Book Domestic Flights

One of the best ways to book a short domestic flight in the United States is by using British Airways Avios. Yes, you read that right. British Airways is a Chase transfer partner and a Oneworld alliance member, which means you can book flights on partner American Airlines with your Avios. And British Airways is one of the few to use a distance-based award chart, meaning flights of 1,150 miles or less will cost just 7,500 Avios.

With a range of 1,150 miles, you could fly from Minneapolis-St. Paul (MSP) to Chicago-O’Hare (ORD), New York City-JFK (JFK), or Washington, D.C. (DCA). Other options include ORD-Denver (DEN), JFK-Miami (MIA) and more. Put in your desired destinations at GCmap.com to see if your travel plan makes the cut under 1,150 miles.

British Airways’ site can be spotty, so your best bet to find award availability is to look at American Airlines’ website. Then input your flight details at BritishAirways.com or call up the airline to make the booking.

No matter your route, there are some serious savings here. Consider that many of these flights would cost at least 12,500 one way if booking with United Airlines – another Chase transfer partner. Chase points transfer to British Airways instantaneously at a 1:1 ratio.

 

Round Trips to Europe with One Card Bonus

Looking to book a trip to Europe? Transferring your Chase points to Air France/KLM could be a strong option to utilize your big points bonus.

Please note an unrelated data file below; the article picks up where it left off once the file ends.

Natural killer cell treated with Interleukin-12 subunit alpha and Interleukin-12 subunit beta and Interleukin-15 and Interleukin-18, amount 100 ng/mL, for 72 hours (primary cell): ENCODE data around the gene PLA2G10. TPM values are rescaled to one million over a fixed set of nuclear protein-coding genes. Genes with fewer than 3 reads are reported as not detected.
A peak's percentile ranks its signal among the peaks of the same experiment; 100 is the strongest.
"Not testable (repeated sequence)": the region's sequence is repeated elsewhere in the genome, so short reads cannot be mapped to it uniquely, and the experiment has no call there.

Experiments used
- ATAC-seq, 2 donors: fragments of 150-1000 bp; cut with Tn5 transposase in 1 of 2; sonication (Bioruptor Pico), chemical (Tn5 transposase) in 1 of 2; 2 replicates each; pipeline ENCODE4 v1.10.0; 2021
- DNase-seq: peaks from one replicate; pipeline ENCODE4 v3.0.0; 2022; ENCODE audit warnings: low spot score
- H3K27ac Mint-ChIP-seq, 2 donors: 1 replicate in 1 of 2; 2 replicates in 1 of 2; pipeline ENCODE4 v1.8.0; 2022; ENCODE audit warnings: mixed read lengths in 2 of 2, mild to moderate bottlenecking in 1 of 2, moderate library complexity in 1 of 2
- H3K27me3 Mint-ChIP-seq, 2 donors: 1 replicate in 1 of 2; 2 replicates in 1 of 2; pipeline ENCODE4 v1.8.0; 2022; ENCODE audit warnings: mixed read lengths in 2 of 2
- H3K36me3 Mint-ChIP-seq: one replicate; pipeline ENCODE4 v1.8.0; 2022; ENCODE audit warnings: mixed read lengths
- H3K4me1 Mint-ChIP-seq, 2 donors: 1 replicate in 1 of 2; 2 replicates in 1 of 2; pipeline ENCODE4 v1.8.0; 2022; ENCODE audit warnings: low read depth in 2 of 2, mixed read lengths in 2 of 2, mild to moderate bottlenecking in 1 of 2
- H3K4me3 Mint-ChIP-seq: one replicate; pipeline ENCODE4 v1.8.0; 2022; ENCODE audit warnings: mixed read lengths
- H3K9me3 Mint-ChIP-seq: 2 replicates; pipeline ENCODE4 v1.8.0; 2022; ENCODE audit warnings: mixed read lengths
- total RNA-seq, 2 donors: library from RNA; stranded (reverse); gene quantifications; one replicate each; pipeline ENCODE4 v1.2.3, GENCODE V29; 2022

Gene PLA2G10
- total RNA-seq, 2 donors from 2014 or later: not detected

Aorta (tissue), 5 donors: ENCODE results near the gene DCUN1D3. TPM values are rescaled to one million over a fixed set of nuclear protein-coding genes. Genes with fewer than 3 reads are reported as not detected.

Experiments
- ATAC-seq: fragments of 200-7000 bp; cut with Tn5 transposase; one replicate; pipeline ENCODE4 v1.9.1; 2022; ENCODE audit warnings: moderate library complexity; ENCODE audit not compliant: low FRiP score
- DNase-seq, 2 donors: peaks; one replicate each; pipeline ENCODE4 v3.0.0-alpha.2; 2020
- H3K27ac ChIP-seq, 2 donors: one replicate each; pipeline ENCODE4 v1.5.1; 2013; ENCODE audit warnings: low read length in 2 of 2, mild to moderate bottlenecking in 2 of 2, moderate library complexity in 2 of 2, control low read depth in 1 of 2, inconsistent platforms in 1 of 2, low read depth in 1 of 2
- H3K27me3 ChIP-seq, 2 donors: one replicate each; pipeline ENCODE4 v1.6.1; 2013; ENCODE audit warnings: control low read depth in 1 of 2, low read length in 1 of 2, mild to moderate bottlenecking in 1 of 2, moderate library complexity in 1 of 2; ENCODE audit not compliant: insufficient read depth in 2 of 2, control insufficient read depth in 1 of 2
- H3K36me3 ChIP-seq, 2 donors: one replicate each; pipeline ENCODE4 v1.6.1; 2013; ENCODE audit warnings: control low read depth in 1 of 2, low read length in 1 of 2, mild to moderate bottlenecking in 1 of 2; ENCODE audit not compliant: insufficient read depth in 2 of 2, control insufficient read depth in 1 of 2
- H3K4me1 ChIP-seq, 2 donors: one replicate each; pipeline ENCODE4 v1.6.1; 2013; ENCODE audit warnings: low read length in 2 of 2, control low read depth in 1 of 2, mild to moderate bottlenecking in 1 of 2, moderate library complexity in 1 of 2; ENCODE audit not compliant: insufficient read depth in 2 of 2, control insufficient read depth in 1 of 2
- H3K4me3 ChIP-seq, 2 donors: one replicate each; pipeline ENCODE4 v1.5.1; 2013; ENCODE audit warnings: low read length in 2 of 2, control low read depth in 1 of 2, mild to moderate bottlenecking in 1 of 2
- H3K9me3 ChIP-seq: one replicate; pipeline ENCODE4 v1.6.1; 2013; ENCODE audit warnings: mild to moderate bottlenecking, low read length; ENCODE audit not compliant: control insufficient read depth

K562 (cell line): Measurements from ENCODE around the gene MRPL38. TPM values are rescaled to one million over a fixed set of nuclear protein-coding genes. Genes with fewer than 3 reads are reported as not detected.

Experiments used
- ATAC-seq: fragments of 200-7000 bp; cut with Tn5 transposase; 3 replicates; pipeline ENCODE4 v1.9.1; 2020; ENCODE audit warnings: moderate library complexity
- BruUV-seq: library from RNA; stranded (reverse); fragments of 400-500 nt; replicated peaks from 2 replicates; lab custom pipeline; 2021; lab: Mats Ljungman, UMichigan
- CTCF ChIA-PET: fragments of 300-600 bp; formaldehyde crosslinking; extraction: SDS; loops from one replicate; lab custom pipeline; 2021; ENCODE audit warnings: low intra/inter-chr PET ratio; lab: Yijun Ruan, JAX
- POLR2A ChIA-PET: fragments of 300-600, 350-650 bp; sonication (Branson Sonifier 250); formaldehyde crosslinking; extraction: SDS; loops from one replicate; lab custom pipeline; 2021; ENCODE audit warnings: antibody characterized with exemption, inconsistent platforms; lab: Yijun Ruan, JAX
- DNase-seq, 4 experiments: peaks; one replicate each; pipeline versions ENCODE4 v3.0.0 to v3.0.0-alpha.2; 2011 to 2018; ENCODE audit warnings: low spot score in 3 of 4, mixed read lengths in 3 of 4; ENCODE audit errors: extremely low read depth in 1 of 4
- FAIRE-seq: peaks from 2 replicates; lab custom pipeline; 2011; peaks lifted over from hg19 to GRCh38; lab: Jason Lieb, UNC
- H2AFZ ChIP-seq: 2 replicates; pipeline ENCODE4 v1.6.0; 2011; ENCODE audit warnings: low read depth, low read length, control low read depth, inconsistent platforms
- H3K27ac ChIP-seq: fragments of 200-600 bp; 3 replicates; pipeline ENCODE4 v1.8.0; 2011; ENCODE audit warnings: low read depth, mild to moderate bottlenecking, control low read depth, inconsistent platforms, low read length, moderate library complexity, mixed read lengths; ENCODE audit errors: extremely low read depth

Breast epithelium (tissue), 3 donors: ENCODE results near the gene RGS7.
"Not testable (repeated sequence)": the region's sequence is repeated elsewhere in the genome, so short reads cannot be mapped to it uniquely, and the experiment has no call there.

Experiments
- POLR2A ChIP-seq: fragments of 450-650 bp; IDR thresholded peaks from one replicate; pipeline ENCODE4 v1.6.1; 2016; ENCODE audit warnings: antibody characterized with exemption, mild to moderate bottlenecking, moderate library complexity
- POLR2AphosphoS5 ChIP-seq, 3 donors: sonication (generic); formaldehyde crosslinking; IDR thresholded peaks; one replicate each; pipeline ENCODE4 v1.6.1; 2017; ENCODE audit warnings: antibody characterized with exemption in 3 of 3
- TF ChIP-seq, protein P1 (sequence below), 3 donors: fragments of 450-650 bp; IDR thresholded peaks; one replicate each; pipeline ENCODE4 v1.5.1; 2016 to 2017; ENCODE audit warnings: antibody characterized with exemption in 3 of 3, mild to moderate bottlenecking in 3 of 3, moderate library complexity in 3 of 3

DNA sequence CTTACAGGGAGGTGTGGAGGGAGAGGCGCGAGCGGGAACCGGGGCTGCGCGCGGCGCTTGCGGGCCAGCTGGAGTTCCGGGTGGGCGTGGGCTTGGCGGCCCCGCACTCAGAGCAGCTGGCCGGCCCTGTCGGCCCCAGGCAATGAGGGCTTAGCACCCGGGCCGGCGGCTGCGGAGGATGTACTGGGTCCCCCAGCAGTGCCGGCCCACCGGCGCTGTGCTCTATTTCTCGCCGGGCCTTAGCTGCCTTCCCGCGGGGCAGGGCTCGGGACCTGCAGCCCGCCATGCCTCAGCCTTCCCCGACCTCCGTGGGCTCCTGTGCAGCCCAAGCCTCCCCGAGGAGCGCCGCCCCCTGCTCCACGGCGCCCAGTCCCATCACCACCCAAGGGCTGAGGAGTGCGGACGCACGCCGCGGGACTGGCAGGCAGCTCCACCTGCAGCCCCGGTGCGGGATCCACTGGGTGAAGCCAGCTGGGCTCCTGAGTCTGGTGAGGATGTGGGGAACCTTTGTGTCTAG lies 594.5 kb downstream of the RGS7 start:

Some recent changes to how the airlines’ frequent flyer program, FlyingBlue, prices awards have made it a mixed bag. Rather than a stable award chart, the program now uses a mileage calculator. In general, it’s now cheaper to fly to Europe from the East Coast. Meanwhile, flights from the Midwest and West Coast are now more expensive.

However, there are some great deals. For starters, you can fly round trip from JFK to Amsterdam (AMS) or Paris-Charles de Gaulle (CDG) for just 44,000 miles round trip in economy. Most airlines would charge you 60,000 miles or more for that flight.

And it can get even better. Be sure to check out FlyingBlue’s promo rewards page, where they regularly offer discounts on award flights.

 

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They have a barnburner through the end of the month: You can book flights from ORD to CDG or AMS for just 22,000 miles round trip. Travel in August and September qualifies, which makes it an unbeatable deal for the peak travel season. But you have to hurry, as you need to book your flights by June 30.